Fiddler on the Roof On Stage at Roger Rocka’s

Mar 20, 2024 | 2024 Articles, Terrance V. Mc Arthur, Theatre

by Terrance Mc Arthur


That means it’s time for that audience-favorite musical, Fiddler on the Roof, to take over the Roger Rocka’s Dinner Theater stage again in a Good Company Players production starring Dan Pessano as Tevye, playing through May 12.

It’s a play about tradition, a play about family, and a play about change. Tevye (Dan Pessano), a Jewish milkman from the village of Anatevka in Imperial Russia, has five daughters, tries to balance living by the rules of his people and the rulers of the Empire, and talks to God as if He is his neighbor. Three of the daughters exemplify the changing world he finds hard to accept. Tzeitel (Haleigh Cook) wants to marry a poor tailor (Michael Fidalgo). Hodel (Emily Pessano) loves a radical agitator (Peter Hartley) who wants to change a world that doesn’t desire change. Chava (Madeline Wristen) falls for a Russian (Ethan Marsh) not of their faith.

Cast of GCP’s production of “Fiddler on the Roof”

Dan knows the part of Tevye—this is his eighth production of Fiddler in the role. He doesn’t dance as much as he used to, but the power, the humor, and the humanity are still there. He can throw away a line in a way that makes it more meaningful. His agony over decisions that challenge his traditions is heart-wrenching. His joy in being alive in front of an audience is palpable, and his beard is real.

As Tevye’s long-suffering wife, Golde, Leigh Ratliff returns to GCP in triumph. The mother/leader of the Rogue Festival musical-regular The Murray Girls, Ratliff puts dignity into her frustration with that man, tenderness into her sorrows, and willingness to believe—even when Tevye manufactures a story that turns into a production number.

Cast of GCP’s production of “Fiddler on the Roof”

Cook, who wise-cracked her way through the recent GCP Beautiful as Cynthia Weill, uses different skills as the lively oldest daughter. Her rebuttal of her sisters’ starry optimism in “Matchmaker” is a highlight. Fidalgo romps his way through “Miracle of Miracles,” and his journey from timidity to confidence is a pleasure to watch.

Emily Pessano is spunky and loyal as the daughter willing to go “Far From the Home I Love” to be with her man. There is intelligence and love in every word she says. Hartley’s Perchik is strong and idealistic, with a winning kindness that elevates his portrayal.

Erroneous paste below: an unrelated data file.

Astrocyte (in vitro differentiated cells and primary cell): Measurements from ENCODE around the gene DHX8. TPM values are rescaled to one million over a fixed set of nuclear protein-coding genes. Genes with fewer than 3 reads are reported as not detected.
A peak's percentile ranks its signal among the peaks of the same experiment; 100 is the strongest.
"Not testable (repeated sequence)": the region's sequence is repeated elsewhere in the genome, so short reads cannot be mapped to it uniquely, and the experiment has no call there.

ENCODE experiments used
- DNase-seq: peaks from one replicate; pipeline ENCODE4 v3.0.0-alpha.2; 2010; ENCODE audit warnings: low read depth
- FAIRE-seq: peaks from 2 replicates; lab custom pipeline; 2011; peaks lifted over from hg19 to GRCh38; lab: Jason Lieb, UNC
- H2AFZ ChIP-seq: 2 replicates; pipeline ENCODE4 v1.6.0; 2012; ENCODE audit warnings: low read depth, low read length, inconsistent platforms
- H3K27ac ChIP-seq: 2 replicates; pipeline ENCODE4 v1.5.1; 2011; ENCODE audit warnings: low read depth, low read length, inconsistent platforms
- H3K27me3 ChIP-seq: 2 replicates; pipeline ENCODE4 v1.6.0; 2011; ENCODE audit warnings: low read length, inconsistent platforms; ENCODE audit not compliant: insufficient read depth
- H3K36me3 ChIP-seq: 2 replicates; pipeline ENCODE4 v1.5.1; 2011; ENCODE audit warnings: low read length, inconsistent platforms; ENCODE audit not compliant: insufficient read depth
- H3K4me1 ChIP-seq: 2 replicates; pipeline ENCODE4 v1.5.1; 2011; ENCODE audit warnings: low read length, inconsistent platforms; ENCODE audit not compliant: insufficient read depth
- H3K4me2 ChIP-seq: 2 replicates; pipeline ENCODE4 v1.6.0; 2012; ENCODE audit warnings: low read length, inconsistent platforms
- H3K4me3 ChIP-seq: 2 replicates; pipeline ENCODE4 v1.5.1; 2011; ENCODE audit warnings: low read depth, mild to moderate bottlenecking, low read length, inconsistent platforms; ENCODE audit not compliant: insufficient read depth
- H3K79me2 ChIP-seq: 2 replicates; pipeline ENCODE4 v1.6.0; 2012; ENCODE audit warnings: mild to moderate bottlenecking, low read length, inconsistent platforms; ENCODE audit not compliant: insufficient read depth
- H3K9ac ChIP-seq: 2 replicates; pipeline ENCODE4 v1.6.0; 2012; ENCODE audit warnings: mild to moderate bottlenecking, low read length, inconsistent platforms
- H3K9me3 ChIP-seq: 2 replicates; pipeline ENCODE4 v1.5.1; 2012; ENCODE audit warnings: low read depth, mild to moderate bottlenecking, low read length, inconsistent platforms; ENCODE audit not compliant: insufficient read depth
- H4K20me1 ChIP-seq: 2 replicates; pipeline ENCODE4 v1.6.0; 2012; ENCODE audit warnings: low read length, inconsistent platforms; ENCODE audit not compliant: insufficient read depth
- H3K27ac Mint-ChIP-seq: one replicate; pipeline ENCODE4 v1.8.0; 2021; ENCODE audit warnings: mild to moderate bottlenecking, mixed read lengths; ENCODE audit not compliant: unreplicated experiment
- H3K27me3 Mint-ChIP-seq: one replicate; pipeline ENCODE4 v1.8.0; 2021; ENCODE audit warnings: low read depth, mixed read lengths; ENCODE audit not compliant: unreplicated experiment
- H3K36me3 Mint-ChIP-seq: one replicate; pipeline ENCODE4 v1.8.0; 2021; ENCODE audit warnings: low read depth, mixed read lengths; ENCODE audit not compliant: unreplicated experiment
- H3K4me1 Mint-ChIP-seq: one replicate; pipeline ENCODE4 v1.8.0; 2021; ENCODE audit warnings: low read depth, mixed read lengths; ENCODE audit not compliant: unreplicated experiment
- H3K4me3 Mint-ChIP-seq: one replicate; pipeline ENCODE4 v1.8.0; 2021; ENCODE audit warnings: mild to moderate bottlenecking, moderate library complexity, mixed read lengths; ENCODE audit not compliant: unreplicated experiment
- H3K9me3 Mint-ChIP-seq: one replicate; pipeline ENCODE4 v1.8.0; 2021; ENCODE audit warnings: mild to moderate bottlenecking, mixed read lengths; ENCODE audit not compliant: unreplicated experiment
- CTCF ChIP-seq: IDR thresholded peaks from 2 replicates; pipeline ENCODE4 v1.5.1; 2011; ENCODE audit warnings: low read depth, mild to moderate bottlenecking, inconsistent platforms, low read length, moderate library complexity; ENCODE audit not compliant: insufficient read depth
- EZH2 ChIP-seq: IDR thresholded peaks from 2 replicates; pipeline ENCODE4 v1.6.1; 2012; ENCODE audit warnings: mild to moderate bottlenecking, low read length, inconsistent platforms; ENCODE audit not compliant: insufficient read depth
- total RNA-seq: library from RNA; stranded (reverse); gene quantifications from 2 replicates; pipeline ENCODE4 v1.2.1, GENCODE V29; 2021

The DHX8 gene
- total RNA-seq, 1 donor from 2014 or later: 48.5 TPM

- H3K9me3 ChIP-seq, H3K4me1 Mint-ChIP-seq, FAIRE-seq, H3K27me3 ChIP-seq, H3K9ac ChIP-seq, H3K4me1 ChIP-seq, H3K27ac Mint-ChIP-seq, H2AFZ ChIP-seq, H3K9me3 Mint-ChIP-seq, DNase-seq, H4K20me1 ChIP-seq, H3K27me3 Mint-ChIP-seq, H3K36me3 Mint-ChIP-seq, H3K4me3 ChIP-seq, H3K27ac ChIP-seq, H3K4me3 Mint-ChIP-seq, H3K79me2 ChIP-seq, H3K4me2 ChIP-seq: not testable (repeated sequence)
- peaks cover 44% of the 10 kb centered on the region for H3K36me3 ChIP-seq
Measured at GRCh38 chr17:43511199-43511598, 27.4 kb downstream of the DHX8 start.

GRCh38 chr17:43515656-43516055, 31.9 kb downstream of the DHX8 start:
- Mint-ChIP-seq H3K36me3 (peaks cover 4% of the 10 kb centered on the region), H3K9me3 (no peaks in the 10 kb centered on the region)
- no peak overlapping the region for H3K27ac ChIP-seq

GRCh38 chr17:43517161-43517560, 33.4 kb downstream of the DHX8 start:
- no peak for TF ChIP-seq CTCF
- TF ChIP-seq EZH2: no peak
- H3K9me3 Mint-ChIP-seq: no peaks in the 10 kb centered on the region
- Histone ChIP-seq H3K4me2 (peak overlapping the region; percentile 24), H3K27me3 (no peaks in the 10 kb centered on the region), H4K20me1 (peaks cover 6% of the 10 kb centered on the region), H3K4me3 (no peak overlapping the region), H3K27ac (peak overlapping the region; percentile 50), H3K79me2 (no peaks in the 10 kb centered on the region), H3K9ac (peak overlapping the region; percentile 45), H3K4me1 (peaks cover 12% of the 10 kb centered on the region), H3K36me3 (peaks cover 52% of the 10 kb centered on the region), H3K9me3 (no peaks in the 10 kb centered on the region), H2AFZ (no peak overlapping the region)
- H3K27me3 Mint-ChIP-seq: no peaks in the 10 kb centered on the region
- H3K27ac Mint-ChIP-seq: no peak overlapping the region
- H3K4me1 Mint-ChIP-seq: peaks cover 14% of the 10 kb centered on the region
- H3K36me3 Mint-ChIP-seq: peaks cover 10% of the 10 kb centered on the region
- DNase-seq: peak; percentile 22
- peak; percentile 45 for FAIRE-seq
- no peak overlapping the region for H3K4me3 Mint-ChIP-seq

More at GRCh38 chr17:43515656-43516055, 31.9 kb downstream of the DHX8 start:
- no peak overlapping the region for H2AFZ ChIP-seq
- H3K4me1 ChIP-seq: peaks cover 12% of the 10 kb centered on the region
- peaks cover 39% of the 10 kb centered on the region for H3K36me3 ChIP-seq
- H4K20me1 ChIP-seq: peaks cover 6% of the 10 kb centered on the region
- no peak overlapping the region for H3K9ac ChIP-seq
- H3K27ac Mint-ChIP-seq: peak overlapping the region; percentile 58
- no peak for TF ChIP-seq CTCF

Wristen has shed the Lina Lamont screech she used in Singin’ In the Rain for a shy tone, and her pleading with a father who will not bend his standards to approve of her marriage can melt a stone-cold heart. Marsh’s gentle persistence wins over Chava and the audience.

Cast of GCP’s production of “Fiddler on the Roof”

Camille Gaston brings her wry humor and timing to Yente the Matchmaker; as always, she is a joy to watch what she does with a role. Henry Montelongo bounces from A Christmas Carol’s Ebenezer Scrooge to the character of Lazar Wolf, the older man who wants to marry Tzeitel; he shows a different kind of bluster. Roger Christensen leavens the Russian constable’s warnings of trouble for the Jewish community with a prickly friendship towards Tevye, but there is still a menace when he speaks. John Sloas as the Rabbi is older, wiser, and a full-time peacemaker.

Cast of GCP’s production of “Fiddler on the Roof”

Laurie Pessano directed and choreographed, and I saw some moves I haven’t seen here, before. This warhorse of a musical runs smoothly under her leadership. David Pierce’s set looks ramshackle, like a good wind could blow down the whole village, but it is sturdy in all its unfoldings and closings. Ginger Kay Lewis-Reed’s costumes capture the culture and the era, but it’s what you expect from her work. Judith Dickison’s touch as vocal director shines in the ebb and flow of sound in “Sabbath Prayer” and “Sunrise, Sunset.”

Cast of GCP’s production of “Fiddler on the Roof”

There are little touches that make this production a special experience, like the flickering lights in the windows on the set, reminiscent of going through Disneyland’s Pirates of the Caribbean ride. It’s enchanting.

The Junior Company preshow salutes musical instruments with songs that range from “Do the Conga” to “Boogie Woogie Bugle Boy.” Why not?

There are good reasons the 1964 Broadway production of Fiddler‘s Bock-Harnick-Stein collaboration became the first musical to break the 3,000-performance barrier. See this show, and you’ll find some more.

Roger Rocka’s Dinner Theater is at 1226 N. Wishon Ave. at Olive Ave. For tickets and further information, go to, or call (559) 266-9494.

If you love local theatre, be sure to check out Mysteryrat’s Maze Podcast, which features mysteries read by local actors. You can find the podcast on Apple Podcasts, Spotify, Google Play, and also on podbean.

Check out more theatre reviews & other local entertainment articles in our Arts & Entertainment section. You can also find more theatre coming up on KRL’s Local Theatre event page.

Terrance V. Mc Arthur worked for the Fresno County Public Library for three decades. He is retired, but not retiring. A storyteller, puppeteer, writer, actor, magician, basketmaker, and all-around interesting person, his goal is to make life more unusual for everyone he meets.

1 Comment

  1. Thanks for the informative review!


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